David Cameron has recently announced and, due to widespread scepticism, defended the coalition government’s decision to introduce a national £2m government funded ‘happiness-index’, to gauge the happiness of the British people. The Office for National Statistics is to formulate questions for a household survey, to be carried out up to four times a year. Cameron has previously hinted at such an ambitious project. In 2005, soon after becoming Conservative leader he said: “It’s time we admitted that there’s more to life than money, and it’s time we focused not just on GDP but on GWB – General Well-Being”.
One could dismiss the government’s happiness-index proposals as woolly, blue sky thinking, politically calculated to coincide with the continuing instability of the Euro Zone, the winter student riots or the new year VAT rise. Alternatively, one may insist quite the reverse – that these factors render the proposals an even more pressing concern.
Yet, behind the political dimension, lies a deeper and fundamental philosophical issue – what is happiness, and importantly, as Philip Johnston writing in The Daily Telegraph asks, how can we measure it? Whilst philosophers have traditionally concerned themselves with the happiness of the individual, how should a country judge the happiness of all its citizens collectively? How can governments attempt to measure such a seemingly subjective emotion?
Increasingly, Western governments, organizations and academics are stepping up to this challenge and beginning to question the usefulness of traditional economic measurements to judge the well-being of their citizens. The “idea of happiness”, writes Johnston “both as a science and a specific aim of national policy, has only taken off in the past decade or so”. This has, in turn, led to an explosion in the number of ‘quality-of-life-indices’, from the Genuine Progress Index (GPI) to the Happy Planet Index (HPI).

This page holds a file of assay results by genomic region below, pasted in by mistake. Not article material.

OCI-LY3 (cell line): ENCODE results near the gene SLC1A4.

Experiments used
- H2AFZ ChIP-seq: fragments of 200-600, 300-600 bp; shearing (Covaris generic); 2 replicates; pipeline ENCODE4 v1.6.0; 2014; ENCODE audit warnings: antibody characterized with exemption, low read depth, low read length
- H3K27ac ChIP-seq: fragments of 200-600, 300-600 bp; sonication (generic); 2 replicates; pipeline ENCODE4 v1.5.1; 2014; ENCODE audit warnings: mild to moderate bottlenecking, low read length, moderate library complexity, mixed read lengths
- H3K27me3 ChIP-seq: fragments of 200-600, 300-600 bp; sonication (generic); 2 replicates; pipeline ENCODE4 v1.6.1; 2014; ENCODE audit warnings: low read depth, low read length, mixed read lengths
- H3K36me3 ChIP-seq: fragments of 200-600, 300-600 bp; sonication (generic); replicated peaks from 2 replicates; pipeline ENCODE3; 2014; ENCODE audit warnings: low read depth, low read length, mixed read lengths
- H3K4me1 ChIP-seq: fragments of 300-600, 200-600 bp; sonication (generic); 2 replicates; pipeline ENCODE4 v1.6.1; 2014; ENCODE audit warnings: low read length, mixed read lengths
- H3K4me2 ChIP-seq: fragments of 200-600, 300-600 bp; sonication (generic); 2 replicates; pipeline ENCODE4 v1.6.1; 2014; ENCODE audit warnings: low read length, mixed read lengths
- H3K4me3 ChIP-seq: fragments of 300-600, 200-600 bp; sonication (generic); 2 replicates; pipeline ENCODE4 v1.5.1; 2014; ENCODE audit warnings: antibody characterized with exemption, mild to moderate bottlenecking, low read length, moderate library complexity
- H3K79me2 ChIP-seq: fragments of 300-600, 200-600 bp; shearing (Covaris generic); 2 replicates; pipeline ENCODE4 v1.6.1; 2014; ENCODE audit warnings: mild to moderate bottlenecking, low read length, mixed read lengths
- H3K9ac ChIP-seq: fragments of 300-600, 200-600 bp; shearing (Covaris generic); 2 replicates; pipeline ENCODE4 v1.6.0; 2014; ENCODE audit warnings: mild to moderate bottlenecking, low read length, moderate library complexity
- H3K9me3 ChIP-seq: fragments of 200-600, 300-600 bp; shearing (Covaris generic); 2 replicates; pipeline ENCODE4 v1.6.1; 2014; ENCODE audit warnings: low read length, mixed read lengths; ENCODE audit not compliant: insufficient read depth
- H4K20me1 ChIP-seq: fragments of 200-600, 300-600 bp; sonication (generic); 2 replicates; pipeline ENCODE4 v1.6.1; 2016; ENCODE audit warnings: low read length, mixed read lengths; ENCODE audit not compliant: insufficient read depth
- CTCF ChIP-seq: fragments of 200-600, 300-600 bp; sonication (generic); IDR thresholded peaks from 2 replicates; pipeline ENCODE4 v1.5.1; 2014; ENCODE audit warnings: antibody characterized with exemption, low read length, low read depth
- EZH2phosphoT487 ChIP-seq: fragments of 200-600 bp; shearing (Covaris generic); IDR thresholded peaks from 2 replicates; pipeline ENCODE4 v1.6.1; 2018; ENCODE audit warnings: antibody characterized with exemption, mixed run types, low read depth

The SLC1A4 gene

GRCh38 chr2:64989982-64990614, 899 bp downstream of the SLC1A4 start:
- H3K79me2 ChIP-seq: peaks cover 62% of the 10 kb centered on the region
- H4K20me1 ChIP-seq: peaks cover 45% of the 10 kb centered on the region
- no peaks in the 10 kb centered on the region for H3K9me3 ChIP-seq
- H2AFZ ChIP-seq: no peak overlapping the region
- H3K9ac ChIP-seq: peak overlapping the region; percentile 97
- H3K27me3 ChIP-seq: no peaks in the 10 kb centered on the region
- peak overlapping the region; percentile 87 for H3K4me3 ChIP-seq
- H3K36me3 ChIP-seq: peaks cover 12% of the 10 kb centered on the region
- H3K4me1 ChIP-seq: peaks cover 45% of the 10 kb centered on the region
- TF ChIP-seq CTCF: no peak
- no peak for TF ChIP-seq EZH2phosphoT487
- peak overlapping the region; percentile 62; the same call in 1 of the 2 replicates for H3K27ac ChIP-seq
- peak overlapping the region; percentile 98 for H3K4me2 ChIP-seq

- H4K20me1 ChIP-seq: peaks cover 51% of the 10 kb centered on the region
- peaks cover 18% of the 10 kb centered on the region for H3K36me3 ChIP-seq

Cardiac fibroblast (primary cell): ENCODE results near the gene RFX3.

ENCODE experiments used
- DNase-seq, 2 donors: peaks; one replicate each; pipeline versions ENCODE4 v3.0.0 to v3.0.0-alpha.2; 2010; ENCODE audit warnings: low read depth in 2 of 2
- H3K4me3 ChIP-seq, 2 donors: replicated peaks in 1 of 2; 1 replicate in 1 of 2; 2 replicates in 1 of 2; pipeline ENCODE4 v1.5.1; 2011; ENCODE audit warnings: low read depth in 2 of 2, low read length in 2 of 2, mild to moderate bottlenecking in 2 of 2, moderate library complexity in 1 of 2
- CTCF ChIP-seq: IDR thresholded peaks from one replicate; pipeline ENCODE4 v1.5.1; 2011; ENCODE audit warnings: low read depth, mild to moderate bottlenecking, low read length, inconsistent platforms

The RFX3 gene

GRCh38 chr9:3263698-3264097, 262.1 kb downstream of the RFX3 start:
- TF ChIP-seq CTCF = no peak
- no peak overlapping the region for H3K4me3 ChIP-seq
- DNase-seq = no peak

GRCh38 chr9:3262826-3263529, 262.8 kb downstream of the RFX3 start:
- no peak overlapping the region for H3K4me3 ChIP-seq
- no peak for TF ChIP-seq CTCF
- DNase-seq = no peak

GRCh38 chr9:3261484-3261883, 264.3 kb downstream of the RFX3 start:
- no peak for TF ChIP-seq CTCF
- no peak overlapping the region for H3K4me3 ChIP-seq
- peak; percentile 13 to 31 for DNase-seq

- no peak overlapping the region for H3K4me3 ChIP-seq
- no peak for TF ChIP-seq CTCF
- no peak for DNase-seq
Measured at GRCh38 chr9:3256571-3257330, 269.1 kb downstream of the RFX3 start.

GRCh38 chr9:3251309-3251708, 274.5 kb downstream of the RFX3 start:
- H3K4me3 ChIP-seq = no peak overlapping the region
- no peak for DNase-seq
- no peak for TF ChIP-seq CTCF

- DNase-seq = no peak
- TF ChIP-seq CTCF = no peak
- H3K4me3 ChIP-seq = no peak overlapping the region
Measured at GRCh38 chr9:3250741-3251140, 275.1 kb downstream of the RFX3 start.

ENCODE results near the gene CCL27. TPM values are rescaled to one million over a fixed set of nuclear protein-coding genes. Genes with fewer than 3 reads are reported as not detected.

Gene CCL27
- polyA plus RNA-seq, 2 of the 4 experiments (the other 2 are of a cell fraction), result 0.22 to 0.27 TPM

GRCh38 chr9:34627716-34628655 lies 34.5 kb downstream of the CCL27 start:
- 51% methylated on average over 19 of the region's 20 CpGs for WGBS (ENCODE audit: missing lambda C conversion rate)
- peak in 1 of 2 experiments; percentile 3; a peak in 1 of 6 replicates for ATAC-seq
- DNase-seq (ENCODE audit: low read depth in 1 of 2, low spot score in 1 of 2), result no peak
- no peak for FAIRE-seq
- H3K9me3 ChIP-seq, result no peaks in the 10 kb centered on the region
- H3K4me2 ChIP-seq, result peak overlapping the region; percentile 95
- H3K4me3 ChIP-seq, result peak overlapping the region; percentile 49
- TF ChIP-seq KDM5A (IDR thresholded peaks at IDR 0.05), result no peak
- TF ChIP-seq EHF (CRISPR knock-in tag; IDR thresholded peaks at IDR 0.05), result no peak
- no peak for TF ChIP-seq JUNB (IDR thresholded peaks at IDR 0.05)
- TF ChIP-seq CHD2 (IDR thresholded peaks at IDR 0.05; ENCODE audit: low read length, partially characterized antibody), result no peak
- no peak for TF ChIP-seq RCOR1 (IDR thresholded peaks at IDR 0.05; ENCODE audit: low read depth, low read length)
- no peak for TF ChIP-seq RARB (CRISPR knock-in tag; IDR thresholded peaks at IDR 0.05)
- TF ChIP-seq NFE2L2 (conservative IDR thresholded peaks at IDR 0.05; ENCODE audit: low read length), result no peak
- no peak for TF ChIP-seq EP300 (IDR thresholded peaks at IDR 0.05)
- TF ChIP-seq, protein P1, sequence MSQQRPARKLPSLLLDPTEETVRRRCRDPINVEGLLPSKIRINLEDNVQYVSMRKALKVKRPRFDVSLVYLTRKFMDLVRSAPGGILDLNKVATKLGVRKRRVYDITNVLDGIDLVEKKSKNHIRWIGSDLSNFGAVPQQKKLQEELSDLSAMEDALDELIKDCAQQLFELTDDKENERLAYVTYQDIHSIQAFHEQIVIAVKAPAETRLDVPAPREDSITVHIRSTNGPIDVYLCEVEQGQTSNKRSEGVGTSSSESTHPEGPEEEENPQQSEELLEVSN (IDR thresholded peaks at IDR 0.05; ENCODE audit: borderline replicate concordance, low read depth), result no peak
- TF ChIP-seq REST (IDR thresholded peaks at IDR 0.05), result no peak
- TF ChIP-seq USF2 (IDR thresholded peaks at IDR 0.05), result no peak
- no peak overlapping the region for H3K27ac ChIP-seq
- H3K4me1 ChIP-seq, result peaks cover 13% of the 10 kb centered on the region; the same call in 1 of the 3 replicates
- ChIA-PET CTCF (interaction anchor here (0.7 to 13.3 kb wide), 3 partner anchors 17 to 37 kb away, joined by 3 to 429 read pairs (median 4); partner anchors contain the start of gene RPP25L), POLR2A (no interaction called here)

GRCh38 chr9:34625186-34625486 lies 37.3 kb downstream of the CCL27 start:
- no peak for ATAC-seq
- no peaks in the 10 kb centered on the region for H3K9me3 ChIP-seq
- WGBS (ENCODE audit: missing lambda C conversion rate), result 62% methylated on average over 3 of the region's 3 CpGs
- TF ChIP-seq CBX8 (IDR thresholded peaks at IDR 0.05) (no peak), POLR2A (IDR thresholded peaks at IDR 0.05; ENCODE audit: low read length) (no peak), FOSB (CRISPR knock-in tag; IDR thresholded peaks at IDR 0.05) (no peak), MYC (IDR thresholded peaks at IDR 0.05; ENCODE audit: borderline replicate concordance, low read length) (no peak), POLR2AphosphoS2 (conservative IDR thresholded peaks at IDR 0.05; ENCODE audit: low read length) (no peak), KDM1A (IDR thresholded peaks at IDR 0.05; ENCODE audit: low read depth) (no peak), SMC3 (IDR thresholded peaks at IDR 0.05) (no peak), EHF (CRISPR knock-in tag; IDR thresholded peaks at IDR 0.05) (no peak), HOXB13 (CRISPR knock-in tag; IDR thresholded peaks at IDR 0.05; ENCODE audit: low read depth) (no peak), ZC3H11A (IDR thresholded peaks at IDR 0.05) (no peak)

Indeed, both the Canadian and French governments have previously considered a similar happiness index. The latter had commissioned two Nobel Prize winning economists, Joseph Stiglitz and Amartya Sen, to research it. The result was the so-called Net National Product (NNP). Moreover, interestingly, the tiny Himalayan Kingdom of Bhutan has used, for decades, a Gross National Happiness Index (GNH) as an alternative to GDP to gauge the well-being of its citizens.
As it stands, the likelihood is that governments will gain all but a superficial insight into the emotional well-being of its citizens. However, as one pessimist wrote, “my worry is, should governments find out what makes us happy, they’ll try to tax it.”
Follow this link to access a wealth of information from Wiley-Blackwell’s inaugural Exchanges conference ‘Wellbeing: A Cure-All for the Social Sciences’, including journal papers, keynote speech podcasts and more.
Well-Being: Psychological Research for Philosophers
By Valerie Tiberius, University of Minnesota
By Peter Goldie, University of Manchester
Emotions in Continental Philosophy
By Robert C. Solomon, University of Texas at Austin